He said that the state had encouraged electronic payments, increasing customers’ confidence in them. Today, online businesses were facing various challenges including the cost of advertising, the data analysis of target customers, and providing quality products in a highly competitive market where there is more supply than demand, he said, adding that companies were always in search of new customers.


AMAZON ENTERS THE MARKET: Yehia Othman, an e-marketing specialist and marketing manager at the Fakahany app, said that “Amazon’s investment in Egypt is estimated in the billions, and it will provide more than 3,000 jobs, making Egypt the company’s largest investment in Africa.

“This is very economically beneficial, notably because it will raise the quality of products because of Amazon’s firm commitment to maintaining high standards and fast delivery within one or two days. This will impact the shopping map in Egypt and increase competition, which in turn will improve the services, prices, and delivery speed of Amazon’s competitors. The greatest beneficiary will be the customer.”

Asked how Amazon Egypt will impact other shopping websites, such as Jumia and Noon in Egypt, Othman said that there would be an impact. “We are talking about the global giant Amazon, which means increased competition and transforming the market from a ‘blue ocean’ to a ‘red ocean’. This is a marketing term meaning extreme competition, with the victor being the one that provides the best quality, price, and speed and the one that is most innovative in marketing.”

He said, that Amazon’s rivals would need to overhaul their plans to invigorate their marketing campaigns and maintain their edge. “They must be creative and distinguish themselves to gain customer confidence, while upgrading for faster delivery and raising standards,” he said.

“This is the only way to reach the standards of Amazon and hold onto sellers and suppliers while keeping prices competitive and quality high. In the end, the customer is only interested in quality and price,” Othman said.

Any company that can do this will take a greater share of the market, he said, especially since existing companies have a secure foothold in the Egyptian market.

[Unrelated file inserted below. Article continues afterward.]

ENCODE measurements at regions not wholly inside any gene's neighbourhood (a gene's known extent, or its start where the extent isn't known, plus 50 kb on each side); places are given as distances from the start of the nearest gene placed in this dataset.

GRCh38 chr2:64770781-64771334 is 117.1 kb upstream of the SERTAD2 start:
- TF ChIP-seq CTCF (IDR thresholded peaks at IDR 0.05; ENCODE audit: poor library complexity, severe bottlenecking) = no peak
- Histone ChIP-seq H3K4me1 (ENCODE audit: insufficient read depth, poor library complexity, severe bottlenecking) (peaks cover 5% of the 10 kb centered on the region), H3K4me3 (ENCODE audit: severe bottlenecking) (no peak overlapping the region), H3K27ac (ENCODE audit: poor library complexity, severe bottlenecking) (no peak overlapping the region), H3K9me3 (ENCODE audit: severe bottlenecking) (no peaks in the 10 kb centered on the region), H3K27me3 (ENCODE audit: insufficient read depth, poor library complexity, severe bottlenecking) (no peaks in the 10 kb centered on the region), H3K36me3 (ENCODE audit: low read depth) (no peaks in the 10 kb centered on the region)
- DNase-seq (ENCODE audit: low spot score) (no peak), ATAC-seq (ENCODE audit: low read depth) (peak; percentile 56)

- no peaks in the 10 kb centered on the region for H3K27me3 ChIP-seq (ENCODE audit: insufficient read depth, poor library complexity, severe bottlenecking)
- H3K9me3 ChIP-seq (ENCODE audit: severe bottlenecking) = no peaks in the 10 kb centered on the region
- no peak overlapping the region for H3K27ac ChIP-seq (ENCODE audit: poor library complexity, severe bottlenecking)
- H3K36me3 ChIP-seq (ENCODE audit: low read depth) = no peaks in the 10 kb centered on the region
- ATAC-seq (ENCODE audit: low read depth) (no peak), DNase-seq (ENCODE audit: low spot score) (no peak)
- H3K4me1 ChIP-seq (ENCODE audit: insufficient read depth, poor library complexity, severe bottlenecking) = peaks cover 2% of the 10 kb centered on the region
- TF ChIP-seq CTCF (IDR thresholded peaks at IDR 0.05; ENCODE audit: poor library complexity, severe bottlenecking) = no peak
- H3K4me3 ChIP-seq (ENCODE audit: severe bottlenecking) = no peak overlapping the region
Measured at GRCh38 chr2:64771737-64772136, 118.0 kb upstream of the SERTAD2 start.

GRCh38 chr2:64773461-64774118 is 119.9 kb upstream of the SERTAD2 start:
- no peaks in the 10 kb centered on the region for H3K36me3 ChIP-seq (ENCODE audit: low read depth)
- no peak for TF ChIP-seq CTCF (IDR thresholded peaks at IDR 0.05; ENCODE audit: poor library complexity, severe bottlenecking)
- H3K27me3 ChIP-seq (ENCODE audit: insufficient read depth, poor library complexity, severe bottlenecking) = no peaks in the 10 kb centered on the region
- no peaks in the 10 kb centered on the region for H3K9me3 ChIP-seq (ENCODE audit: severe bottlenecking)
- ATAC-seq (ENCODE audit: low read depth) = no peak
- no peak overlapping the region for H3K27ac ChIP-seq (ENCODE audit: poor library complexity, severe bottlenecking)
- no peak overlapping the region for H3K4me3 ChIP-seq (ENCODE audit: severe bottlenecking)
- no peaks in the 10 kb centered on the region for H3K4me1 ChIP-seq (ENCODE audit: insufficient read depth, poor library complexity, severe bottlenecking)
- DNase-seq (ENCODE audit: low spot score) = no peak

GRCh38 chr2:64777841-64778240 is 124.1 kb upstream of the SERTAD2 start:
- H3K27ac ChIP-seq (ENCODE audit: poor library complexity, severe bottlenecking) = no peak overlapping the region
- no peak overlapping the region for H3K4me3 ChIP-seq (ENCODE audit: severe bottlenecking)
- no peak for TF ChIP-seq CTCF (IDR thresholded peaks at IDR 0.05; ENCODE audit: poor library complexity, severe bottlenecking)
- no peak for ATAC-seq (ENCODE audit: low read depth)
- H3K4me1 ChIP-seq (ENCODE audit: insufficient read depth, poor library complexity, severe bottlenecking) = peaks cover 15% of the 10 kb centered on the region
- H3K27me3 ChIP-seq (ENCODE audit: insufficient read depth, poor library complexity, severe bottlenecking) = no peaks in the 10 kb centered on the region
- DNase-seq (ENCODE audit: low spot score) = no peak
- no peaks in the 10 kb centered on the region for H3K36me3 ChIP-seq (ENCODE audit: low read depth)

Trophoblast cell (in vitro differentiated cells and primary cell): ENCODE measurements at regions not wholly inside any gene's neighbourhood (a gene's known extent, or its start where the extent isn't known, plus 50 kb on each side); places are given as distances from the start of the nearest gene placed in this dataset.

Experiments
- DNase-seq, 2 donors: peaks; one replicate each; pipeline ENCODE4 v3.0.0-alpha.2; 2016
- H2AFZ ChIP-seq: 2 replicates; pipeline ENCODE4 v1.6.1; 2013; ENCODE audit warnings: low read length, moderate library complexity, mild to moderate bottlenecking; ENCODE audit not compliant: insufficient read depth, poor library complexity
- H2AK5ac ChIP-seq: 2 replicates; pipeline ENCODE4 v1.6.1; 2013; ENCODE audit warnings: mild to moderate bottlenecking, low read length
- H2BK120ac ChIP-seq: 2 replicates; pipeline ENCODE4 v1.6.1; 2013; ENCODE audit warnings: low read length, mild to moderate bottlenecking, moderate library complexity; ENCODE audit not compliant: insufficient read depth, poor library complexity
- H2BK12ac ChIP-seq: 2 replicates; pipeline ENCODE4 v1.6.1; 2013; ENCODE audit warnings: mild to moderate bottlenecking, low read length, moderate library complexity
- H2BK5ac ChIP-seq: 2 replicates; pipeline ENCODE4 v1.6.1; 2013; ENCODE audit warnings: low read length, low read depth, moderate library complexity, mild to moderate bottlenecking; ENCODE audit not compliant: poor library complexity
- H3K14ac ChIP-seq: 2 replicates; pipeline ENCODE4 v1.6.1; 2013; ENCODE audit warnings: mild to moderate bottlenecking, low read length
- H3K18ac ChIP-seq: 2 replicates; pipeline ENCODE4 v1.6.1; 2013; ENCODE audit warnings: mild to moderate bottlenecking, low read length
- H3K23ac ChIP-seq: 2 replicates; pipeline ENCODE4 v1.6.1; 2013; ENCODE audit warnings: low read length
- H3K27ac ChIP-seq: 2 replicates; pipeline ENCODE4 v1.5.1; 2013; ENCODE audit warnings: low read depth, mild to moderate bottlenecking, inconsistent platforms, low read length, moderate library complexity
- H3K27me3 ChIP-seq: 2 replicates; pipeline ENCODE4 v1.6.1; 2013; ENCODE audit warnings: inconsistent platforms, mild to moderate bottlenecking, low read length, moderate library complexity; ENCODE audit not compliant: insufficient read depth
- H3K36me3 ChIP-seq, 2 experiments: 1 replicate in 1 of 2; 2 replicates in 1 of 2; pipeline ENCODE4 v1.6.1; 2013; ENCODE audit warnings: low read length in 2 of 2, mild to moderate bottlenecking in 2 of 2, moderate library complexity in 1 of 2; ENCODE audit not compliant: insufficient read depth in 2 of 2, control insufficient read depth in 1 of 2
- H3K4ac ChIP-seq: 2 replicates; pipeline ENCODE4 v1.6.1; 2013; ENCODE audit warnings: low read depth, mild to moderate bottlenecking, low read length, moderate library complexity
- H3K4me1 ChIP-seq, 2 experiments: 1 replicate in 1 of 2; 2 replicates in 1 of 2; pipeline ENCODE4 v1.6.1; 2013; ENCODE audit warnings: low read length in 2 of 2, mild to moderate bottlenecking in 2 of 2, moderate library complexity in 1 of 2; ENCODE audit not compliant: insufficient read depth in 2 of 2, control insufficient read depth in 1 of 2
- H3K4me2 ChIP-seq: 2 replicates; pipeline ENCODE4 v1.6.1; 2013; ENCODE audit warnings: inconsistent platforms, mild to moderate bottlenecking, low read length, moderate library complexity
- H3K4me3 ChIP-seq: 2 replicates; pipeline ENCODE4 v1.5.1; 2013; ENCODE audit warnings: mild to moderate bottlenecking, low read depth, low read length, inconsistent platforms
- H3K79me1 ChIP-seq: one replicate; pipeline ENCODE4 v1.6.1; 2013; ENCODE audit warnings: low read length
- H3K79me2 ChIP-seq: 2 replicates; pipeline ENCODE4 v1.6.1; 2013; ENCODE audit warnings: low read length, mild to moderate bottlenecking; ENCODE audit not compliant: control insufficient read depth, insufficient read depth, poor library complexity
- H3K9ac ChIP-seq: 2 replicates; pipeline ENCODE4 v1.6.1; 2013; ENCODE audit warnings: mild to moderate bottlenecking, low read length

Fadi Ramsey, an e-marketing expert and lecturer in digital media at the American University in Cairo, said that Amazon’s arrival in Egypt had not been unexpected, especially since it had acquired Souq.com.

“Amazon is quickly gaining ground since it is a renowned brand that provides excellent logistical services at a time when competition is increasing with other shopping sites, most notably Jumia and Noon,” Ramsey said.

Amazon acquired Souq.com in 2017 for $580 million and opened a warehouse in 10 Ramadan City in the Sharqiya governorate. Souq.com was founded in 2007 by Ronaldo Mouchawar, Samih Toukan, and Hossam Khouri and began operations in Egypt in 2010, eventually becoming a giant online shopping website.

Mouchawar, now vice president of Amazon Middle East and North Africa, said the area of the warehouse was 28,000 square metres and that it was part of the company’s investment in logistical services in the Egyptian market. The company owns more than 15 delivery hubs across the country, according to a statement.

Amazon has officially launched its Egyptian website Amazon.eg as an alternative to Souq.com, and it plans to offer millions of products and quality brand names in electronics, clothing, household and kitchenware, and groceries, as well as Amazon products and appliances.

Amazon.eg provides free delivery for purchases of LE350 or more and same-day and next-day delivery in some cities. The company will also provide its global experience and advanced logistical services in shipment and delivery tracking. All these services are covered by Amazon’s “A-Z guarantee” for orders on Amazon.eg.

Meanwhile, Souq.com customers can use the same login on Amazon.eg and still access their wish lists, previous orders, delivery addresses, payment methods, and previous questions to customer services. This has made the transition for customers seamless, an important consideration for consumers.

*A version of this article appears in print in the 9 December, 2021 edition of Al-Ahram Weekly.